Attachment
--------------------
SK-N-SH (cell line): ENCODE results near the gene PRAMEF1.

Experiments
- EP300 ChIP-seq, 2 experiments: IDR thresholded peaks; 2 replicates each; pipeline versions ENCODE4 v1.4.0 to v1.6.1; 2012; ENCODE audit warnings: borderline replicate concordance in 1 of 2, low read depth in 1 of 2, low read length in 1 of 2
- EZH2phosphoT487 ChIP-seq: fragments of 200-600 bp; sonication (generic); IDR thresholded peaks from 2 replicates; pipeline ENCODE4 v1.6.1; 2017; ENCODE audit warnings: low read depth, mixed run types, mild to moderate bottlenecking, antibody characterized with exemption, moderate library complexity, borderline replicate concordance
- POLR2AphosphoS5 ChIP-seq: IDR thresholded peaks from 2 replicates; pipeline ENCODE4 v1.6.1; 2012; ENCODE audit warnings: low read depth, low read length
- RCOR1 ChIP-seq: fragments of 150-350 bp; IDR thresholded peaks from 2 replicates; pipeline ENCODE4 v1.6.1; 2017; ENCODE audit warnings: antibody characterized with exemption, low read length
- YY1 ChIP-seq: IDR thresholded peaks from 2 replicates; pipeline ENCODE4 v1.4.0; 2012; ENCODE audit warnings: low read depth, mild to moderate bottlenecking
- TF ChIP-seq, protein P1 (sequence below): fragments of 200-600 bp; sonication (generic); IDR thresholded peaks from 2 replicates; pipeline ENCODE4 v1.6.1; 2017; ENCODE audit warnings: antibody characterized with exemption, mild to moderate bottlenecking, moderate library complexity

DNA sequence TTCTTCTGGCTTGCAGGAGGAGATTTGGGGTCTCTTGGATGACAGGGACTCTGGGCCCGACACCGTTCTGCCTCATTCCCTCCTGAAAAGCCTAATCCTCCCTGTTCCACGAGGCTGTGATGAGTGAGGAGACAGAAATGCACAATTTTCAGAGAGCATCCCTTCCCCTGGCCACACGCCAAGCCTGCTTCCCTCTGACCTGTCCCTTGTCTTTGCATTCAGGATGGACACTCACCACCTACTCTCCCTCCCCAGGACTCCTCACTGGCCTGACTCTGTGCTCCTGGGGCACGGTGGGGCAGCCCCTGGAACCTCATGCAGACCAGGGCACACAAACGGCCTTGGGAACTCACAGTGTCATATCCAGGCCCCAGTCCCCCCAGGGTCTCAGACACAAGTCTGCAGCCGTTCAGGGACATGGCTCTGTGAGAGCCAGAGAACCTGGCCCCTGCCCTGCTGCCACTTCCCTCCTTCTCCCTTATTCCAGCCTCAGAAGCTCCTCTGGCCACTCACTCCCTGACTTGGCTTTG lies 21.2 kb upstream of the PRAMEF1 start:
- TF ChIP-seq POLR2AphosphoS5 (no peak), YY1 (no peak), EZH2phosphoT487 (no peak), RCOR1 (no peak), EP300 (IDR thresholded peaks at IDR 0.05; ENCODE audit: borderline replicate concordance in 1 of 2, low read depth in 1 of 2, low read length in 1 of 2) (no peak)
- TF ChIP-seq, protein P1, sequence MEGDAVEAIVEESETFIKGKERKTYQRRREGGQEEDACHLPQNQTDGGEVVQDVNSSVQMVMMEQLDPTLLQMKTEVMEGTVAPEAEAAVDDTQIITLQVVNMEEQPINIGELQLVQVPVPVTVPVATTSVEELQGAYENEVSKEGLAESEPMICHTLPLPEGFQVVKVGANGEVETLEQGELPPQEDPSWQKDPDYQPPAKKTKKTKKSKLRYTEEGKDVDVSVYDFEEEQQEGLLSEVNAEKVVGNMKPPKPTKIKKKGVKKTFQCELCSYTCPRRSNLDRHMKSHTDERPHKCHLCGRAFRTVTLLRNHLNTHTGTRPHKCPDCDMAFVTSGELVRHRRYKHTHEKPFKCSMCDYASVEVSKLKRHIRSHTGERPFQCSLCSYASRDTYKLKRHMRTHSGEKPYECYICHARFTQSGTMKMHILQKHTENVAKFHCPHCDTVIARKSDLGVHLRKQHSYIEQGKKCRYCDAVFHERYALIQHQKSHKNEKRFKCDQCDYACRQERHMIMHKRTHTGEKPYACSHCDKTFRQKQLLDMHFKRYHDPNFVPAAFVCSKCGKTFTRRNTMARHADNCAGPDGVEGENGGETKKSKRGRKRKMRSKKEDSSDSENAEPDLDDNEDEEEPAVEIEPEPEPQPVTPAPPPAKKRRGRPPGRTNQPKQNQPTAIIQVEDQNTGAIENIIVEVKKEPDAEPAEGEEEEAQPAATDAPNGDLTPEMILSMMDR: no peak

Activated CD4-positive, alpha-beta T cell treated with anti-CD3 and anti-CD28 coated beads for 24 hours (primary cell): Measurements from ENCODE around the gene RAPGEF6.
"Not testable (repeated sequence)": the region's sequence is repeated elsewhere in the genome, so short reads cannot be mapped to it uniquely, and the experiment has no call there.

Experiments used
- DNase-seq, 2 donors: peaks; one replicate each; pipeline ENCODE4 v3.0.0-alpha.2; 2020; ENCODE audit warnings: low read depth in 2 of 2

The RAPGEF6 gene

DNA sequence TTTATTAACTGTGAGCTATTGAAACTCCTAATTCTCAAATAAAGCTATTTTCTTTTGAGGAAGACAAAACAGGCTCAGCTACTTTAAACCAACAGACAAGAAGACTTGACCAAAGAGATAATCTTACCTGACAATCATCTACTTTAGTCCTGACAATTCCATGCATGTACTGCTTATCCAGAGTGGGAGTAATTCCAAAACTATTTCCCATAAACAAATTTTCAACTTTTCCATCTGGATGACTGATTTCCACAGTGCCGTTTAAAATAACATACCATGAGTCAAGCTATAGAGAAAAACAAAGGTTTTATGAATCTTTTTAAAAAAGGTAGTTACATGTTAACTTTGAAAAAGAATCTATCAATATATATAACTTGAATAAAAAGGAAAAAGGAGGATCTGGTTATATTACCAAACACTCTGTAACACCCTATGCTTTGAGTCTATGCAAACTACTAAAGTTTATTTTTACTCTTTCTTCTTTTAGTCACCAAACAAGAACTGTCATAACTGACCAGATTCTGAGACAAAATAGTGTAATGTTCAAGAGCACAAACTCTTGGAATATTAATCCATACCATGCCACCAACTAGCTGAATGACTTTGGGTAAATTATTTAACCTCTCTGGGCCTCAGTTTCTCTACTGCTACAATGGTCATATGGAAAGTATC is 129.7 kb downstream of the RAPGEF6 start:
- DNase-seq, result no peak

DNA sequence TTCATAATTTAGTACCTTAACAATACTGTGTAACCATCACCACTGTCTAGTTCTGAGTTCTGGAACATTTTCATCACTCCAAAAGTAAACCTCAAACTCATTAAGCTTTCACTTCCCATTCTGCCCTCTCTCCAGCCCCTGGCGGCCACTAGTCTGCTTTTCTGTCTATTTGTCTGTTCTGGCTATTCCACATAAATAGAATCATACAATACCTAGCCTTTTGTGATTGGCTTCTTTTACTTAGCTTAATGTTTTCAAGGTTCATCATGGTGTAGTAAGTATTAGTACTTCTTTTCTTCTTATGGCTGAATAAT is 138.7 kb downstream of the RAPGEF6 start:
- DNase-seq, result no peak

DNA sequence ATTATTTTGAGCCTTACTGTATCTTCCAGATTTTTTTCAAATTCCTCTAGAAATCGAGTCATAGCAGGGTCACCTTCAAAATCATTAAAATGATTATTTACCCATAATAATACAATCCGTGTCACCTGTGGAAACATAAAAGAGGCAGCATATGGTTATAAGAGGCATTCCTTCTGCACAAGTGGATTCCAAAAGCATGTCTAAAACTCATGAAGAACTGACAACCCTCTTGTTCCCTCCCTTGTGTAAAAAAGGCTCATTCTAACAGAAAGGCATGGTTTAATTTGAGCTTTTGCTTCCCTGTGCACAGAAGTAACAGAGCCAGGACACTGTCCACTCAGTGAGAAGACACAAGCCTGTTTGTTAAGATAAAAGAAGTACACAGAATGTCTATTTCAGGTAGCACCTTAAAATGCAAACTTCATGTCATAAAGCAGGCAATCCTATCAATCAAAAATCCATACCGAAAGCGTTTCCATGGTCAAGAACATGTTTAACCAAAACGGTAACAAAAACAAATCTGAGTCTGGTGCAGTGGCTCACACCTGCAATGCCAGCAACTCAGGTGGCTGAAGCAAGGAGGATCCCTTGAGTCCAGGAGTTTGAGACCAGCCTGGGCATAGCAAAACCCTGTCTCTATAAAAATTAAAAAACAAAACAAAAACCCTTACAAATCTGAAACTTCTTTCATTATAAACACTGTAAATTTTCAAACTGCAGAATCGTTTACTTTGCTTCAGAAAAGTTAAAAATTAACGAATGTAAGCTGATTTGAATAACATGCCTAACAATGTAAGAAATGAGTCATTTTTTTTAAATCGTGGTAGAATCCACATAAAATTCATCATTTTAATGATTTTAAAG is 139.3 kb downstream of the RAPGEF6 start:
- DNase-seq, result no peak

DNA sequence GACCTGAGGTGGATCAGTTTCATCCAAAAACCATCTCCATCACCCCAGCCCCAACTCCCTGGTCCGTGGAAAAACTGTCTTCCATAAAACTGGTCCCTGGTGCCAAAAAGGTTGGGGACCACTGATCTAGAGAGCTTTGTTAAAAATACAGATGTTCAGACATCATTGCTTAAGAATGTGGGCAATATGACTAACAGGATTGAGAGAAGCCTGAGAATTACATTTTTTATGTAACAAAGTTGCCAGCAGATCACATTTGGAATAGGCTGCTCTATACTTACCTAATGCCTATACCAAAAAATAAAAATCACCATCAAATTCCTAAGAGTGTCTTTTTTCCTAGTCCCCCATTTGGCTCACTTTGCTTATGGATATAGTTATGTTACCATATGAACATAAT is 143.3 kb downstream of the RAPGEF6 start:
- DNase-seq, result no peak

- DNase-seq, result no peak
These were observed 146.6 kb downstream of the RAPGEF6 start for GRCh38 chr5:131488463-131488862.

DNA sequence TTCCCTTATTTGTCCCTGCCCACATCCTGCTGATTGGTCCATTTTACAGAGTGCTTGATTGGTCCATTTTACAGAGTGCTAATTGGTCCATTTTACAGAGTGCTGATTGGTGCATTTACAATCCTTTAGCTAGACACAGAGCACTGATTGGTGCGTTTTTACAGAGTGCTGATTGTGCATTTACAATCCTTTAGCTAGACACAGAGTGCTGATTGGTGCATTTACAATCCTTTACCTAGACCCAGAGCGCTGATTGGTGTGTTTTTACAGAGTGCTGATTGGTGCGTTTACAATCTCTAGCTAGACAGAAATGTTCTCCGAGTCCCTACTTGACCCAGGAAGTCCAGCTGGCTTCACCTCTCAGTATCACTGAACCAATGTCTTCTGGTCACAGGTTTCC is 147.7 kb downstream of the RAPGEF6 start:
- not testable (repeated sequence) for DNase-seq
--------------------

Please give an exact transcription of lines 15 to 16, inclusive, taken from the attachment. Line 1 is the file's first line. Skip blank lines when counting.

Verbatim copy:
- DNase-seq, 2 donors: peaks; one replicate each; pipeline ENCODE4 v3.0.0-alpha.2; 2020; ENCODE audit warnings: low read depth in 2 of 2

The RAPGEF6 gene